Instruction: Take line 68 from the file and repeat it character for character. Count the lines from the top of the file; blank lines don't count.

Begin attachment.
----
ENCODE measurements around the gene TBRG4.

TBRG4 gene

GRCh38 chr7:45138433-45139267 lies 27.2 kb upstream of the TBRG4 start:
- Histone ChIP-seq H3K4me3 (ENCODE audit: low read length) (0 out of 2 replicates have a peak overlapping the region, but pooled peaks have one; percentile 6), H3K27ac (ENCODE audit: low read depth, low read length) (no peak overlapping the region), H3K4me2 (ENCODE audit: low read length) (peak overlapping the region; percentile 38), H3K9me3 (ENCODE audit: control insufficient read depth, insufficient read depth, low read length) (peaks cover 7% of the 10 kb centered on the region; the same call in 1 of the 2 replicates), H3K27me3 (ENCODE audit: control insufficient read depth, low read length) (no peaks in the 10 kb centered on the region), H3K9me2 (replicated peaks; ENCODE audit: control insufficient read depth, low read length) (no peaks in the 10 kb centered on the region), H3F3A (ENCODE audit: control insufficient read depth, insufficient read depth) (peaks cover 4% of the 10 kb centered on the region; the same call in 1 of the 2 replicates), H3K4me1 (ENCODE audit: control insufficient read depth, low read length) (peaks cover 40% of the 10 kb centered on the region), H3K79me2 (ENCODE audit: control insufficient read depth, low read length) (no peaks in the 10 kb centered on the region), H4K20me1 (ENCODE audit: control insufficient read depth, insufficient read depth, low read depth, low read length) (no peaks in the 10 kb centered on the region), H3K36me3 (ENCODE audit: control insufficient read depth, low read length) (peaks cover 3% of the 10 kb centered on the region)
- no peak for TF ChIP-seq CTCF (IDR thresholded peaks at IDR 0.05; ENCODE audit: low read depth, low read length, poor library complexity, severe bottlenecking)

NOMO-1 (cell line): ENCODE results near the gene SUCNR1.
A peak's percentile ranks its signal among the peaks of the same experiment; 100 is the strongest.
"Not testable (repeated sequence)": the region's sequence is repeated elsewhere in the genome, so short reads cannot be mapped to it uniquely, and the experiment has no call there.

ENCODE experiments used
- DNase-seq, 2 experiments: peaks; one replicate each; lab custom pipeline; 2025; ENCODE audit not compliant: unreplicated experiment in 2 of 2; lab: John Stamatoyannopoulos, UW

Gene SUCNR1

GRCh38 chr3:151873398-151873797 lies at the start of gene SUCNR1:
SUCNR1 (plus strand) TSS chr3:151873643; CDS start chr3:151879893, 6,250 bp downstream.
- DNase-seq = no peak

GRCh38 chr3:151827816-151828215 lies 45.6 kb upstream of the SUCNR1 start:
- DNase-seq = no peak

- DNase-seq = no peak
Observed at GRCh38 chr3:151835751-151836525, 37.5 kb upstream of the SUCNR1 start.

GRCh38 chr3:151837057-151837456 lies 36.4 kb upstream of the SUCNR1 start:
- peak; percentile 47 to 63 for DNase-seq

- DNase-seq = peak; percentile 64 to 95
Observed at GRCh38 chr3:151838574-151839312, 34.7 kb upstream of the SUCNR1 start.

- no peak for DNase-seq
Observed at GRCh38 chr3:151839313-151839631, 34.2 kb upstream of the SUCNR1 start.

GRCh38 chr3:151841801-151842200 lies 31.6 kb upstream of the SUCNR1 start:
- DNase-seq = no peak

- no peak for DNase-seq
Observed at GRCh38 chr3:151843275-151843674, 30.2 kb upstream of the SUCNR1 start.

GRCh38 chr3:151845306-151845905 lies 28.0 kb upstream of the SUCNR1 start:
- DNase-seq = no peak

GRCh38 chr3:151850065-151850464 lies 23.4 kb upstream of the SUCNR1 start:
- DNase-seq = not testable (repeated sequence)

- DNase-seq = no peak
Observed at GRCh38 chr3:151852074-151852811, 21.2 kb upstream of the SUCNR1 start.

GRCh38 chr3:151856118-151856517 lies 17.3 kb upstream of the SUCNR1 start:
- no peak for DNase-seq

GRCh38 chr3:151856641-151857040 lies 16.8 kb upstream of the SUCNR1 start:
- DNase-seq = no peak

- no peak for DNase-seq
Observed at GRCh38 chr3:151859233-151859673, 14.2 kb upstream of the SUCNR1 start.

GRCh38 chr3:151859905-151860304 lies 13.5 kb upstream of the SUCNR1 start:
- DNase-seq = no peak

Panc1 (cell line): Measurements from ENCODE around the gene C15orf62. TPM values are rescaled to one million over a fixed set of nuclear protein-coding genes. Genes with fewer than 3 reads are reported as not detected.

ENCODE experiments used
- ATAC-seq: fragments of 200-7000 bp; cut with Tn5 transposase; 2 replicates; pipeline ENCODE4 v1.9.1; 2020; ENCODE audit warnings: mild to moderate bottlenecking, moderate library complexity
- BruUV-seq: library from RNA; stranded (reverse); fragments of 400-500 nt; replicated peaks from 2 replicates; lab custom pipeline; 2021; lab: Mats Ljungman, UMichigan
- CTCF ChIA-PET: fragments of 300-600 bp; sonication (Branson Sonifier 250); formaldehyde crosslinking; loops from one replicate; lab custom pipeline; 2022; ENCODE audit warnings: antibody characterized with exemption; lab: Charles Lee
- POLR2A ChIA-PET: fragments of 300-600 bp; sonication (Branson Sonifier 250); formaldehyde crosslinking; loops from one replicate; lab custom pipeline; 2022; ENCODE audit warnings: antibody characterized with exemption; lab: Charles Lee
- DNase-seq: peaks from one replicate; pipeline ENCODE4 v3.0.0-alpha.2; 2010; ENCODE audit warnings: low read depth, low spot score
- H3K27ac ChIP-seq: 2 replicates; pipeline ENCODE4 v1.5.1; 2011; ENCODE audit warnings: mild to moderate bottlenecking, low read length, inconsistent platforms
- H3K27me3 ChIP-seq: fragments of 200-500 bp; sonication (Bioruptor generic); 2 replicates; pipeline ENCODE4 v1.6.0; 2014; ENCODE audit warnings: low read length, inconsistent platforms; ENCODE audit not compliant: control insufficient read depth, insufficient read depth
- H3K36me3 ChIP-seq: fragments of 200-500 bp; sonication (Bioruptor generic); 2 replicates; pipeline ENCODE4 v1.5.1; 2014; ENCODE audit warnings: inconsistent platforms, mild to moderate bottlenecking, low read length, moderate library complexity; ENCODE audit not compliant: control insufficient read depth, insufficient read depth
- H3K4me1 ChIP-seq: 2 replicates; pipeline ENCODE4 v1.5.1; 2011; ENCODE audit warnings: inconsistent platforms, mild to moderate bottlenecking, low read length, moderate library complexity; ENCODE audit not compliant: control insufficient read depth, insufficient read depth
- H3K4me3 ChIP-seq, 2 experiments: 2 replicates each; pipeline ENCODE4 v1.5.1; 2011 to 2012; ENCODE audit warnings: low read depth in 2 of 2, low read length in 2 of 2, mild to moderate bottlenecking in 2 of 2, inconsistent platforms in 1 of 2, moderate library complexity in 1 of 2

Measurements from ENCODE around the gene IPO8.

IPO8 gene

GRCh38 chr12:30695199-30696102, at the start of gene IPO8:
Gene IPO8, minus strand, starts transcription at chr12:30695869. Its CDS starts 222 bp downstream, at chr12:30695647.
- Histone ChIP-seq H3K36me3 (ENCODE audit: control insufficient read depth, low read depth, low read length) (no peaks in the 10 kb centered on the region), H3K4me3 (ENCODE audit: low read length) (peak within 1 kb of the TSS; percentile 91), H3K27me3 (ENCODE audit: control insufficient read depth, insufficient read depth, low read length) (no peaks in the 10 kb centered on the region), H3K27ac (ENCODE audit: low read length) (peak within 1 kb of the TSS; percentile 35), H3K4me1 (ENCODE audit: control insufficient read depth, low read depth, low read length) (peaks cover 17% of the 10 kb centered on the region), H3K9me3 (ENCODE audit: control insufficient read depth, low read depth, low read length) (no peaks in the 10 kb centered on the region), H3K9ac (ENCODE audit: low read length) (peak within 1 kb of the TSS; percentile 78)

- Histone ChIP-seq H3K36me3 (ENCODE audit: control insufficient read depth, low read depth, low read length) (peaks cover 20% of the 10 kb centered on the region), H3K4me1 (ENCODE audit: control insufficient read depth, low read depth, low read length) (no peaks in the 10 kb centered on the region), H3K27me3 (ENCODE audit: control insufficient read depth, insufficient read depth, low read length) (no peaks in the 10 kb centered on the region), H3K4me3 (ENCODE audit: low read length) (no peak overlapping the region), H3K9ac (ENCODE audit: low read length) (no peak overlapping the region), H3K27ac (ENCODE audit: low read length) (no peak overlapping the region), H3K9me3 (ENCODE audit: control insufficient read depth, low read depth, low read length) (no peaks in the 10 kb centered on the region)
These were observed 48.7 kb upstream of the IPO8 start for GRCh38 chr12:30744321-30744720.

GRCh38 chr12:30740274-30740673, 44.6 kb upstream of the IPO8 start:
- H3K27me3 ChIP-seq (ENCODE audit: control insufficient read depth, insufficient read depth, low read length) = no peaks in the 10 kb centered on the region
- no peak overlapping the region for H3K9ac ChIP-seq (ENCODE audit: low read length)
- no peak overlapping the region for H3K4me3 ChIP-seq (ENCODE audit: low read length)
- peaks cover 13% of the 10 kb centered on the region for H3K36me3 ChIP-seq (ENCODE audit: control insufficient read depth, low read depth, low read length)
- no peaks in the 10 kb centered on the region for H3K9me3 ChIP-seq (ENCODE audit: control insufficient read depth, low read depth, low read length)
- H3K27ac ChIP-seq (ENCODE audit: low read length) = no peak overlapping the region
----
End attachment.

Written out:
- H3K27ac ChIP-seq (ENCODE audit: low read length) = no peak overlapping the region